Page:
Mt Gravatt Bush Blokes - Marshal, Michael & Paul

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Mt Gravatt Bush Blokes installed the first of our new nest boxes high in a Tallowwood ready for a family of Rainbow Lorikeets or Pale-headed Rosellas to move in.

The nest boxes made by Mt Gravatt Men’s Shed also include designs for Squirrel/Sugar Gliders and the smaller Scaly-breasted Lorikeets – green with yellow ‘scales’ on their chest and bright orange flashes as their underwings are exposed in flight.

The initial order of ten boxes which will be used in restoration of the Fox Gully and Firefly Gully wildlife corridors which will provide urgently needed nesting sites and bring birds and Gliders literally into the community backyards.

The Men’s Shed boxes have been beautifully made with high quality materials – stainless steel hinges, galvanised nails, FSC certified exterior ply, Cutex wood preservative donated by , all following nest box designs from Nest boxes for wildlife by Alan & Stacey Franks – a copy was donated by Hollowlog Homes.

The design includes a lid that can be lifted for inspection, an internal ladder and a removable base for clearing ferral invaders like Indian Mynas.

The box was attached to the tree using 3mm fencing wire covering in hose with a zig-zag section on both side to allow for expansion as the tree grows.

We love living with our bushland backyard.

Last night we had a Koala visiting: read Do Koalas visit you at home? Today we were being entertained by a Scaly-breasted Lorikeet Trichoglossus chlorolepidotus playing in the birdbath.

These beautiful birds tend to flock with the larger Rainbow Lorikeet Trichoglossus haematodus. At first glance Scalys are not as colourful as Rainbows however as you will see in the video their true colours are hidden and only show when they fly.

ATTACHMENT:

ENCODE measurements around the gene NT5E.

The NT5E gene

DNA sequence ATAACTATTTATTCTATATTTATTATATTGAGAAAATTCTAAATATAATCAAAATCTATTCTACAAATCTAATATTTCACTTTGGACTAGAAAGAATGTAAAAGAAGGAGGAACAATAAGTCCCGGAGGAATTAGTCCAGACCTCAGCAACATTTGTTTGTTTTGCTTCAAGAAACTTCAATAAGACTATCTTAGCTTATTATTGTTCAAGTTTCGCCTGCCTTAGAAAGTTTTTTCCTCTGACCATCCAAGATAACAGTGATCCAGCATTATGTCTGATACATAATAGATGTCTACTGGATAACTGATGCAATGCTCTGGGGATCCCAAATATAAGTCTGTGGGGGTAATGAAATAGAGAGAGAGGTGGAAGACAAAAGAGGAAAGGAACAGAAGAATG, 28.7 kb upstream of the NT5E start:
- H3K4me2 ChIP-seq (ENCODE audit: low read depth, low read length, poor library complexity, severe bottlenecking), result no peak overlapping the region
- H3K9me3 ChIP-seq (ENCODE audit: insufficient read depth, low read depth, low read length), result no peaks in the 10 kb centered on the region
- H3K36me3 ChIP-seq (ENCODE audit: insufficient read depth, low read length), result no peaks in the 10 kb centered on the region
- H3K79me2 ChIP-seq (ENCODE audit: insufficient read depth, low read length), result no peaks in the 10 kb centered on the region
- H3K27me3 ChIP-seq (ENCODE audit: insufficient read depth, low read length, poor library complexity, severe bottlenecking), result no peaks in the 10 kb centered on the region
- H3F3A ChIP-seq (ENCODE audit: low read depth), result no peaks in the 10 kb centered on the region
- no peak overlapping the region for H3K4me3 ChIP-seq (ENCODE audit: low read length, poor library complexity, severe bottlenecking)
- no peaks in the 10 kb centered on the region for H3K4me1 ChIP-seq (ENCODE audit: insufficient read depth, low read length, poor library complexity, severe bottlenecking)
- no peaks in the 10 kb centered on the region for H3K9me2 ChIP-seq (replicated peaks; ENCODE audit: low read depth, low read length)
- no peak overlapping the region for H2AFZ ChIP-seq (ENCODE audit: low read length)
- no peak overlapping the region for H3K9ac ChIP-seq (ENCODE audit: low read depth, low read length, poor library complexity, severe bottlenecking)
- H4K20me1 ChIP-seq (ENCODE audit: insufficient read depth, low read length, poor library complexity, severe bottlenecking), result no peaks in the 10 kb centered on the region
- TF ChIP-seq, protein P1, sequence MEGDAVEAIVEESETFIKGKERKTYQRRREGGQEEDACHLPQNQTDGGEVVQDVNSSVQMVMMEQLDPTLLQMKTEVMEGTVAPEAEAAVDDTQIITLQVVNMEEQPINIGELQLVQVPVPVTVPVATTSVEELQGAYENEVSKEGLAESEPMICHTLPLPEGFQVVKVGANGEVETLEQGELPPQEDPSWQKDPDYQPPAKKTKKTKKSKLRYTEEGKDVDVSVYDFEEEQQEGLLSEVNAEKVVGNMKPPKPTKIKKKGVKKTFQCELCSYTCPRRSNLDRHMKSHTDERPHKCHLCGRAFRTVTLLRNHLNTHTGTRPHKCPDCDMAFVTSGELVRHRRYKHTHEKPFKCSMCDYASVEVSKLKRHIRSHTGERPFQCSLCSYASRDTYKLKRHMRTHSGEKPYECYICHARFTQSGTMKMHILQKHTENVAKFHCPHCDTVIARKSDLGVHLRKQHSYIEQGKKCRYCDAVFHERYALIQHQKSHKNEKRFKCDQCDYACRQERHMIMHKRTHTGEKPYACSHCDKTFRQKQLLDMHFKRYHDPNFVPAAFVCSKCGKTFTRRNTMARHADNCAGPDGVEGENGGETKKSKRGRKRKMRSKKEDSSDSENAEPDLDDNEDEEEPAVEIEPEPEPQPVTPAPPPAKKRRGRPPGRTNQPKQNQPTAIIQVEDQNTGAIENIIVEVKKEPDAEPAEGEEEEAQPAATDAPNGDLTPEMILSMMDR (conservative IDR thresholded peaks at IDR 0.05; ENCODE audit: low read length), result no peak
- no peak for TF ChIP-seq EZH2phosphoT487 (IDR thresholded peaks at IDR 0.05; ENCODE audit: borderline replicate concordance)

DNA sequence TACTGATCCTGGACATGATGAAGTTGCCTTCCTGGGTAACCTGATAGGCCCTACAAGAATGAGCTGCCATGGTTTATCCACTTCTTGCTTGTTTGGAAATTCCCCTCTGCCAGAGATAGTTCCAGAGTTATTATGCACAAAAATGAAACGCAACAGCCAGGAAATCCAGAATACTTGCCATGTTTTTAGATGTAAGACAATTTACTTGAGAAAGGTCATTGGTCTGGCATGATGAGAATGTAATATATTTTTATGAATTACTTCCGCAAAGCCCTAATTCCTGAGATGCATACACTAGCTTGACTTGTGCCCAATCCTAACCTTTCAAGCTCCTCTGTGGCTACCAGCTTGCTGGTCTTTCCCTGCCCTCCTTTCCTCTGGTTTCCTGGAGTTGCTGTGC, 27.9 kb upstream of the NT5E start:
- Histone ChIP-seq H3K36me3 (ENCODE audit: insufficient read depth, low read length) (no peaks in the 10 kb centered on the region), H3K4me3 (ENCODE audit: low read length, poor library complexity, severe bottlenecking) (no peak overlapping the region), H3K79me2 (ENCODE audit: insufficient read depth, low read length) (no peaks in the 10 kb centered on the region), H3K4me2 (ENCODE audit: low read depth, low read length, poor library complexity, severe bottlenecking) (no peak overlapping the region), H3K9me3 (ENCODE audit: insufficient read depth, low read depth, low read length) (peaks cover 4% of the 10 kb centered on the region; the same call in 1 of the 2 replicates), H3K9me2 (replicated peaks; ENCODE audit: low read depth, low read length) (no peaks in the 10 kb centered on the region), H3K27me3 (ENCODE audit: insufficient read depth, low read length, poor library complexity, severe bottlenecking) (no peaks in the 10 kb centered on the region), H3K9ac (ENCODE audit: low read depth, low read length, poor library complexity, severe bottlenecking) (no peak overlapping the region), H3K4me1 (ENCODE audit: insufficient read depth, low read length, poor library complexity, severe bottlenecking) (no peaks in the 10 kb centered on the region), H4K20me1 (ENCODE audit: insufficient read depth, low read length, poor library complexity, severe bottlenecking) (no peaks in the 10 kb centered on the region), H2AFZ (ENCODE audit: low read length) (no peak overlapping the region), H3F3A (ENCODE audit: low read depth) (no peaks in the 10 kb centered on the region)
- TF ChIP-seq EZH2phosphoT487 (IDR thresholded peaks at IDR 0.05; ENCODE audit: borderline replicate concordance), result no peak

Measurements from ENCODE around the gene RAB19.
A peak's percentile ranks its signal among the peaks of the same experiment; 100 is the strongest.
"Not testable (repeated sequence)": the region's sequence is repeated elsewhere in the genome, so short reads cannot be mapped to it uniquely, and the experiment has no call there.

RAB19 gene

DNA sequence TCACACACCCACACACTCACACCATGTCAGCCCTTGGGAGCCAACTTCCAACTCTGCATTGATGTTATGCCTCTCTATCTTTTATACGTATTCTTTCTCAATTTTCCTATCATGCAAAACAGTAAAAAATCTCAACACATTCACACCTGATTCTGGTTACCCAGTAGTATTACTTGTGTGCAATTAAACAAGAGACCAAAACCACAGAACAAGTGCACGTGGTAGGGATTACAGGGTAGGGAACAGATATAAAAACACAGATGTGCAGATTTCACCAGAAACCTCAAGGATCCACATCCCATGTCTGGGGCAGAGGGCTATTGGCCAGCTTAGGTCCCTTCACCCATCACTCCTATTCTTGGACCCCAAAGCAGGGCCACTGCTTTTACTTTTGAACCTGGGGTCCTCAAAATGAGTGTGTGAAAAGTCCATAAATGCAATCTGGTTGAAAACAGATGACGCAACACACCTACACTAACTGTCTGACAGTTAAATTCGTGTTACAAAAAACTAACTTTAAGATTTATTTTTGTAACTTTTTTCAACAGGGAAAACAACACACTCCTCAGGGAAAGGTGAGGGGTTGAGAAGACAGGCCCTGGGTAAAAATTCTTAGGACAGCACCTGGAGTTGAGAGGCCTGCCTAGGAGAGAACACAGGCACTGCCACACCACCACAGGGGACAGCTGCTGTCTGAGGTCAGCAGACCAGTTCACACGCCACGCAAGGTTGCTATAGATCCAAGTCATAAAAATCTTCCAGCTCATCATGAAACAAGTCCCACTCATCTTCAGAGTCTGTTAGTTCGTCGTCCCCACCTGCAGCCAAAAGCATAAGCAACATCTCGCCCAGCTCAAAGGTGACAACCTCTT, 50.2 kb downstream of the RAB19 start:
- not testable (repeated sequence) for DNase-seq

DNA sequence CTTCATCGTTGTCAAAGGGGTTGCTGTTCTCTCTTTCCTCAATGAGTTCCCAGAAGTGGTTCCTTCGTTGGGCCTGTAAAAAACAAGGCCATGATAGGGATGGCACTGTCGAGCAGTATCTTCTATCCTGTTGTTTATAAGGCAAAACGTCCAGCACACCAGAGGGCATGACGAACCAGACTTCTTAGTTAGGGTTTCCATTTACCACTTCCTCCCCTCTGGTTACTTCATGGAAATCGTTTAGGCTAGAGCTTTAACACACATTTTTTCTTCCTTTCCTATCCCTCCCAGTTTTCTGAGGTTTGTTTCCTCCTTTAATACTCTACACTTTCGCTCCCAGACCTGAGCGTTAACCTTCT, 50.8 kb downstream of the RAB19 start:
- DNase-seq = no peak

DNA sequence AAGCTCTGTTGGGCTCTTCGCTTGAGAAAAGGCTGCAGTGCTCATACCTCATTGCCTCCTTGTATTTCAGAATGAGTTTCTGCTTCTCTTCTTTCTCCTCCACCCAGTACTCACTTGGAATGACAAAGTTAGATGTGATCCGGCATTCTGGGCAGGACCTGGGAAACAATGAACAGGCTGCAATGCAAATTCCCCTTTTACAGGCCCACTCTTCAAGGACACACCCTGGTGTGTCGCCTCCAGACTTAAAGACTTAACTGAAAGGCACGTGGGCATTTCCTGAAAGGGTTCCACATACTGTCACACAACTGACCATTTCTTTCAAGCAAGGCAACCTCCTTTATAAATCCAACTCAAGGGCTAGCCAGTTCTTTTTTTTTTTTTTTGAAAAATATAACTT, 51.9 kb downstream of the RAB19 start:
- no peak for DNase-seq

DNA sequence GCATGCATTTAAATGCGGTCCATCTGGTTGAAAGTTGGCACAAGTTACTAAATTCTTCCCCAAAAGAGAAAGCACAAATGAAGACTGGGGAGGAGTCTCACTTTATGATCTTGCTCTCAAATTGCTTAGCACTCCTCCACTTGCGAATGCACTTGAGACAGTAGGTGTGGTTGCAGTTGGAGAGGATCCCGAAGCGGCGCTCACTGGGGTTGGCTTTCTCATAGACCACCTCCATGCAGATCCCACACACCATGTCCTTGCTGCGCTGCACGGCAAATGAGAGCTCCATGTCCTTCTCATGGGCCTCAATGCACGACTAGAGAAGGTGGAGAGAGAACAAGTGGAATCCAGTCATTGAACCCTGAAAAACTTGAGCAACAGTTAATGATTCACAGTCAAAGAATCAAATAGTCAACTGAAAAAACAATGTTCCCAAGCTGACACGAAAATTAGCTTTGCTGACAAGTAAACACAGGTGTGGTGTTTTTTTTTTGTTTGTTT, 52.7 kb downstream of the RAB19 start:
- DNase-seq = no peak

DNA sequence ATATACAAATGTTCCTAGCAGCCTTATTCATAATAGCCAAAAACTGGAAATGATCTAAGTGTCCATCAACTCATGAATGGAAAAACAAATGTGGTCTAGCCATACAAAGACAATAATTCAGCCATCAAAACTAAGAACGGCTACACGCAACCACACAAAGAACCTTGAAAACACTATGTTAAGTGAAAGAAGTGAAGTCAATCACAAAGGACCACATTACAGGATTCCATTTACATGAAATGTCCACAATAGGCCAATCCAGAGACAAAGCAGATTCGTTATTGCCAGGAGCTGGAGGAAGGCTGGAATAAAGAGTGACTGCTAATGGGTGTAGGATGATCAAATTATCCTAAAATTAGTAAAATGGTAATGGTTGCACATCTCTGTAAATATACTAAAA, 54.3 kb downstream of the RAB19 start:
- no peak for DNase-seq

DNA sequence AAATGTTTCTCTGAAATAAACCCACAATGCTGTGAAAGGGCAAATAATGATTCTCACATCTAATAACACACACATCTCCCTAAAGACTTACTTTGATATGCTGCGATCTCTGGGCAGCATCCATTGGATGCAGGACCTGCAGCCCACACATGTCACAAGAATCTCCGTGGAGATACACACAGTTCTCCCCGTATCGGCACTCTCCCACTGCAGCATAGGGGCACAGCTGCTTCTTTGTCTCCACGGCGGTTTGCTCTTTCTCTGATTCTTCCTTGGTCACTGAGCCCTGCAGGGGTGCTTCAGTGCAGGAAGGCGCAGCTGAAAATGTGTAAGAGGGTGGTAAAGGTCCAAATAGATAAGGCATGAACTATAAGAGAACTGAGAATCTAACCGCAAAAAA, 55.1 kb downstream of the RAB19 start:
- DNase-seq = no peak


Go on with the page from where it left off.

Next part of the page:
We have four Pale-headed Rosellas Platycercus eximius visiting  our forest this winter. My wife calls these pretty gentle shy birds Blue-boys, a good name.

Our Blue-boys visit the bird bath along with a host of others however they are so timid I have not yet been able to get some video.

We do not feed birds. We just provide water in several bird baths. In our dry winter weather is very popular with a wide range of birds from meat eaters like Kookaburras and Butcher Birds to seed eaters like the Blue-boys, Rainbow Lorikeets and Scaly-breasted Lorikeets.

We are also working with BCC Habitat Brisbane to research and install nest-boxes to support our bird population.

A bird bath is a wonderful way to get some free entertainment. Watch out for the water flying.

Yesterday we had about ten Rainbow Lorikeets Trichoglossus haematodus playing in the hanging birdbath behind our house. They were having a wonderful time splashing water everywhere and making a racket.

After a short while they were joined by two Scaly-breasted Lorikeets Trichoglossus chlorolepidotus which often flock with the Rainbows.

Even with the current rain Lorikeets and Noisy Miners are still visiting the birdbaths. When we have really dry periods a whole range of different birds visit this reliable supply of water: Kookaburras, Noisy Miners, Pied Butcherbirds, Magpies, Galahs, King Parrots and Pale Headed Rosellas.

We use our rain water tanks to keep the bird baths full. We have found the birds like the Rosellas and King Parrots like a tree where they can land to check that it is safe before they go down to the water. Putting old branches near the water has also been a success as you can see in the video.

Don’t forget to empty and refill your birdbath every few days to stop mosquitoes breeding.

What birds do you have visiting your backyard?

Mike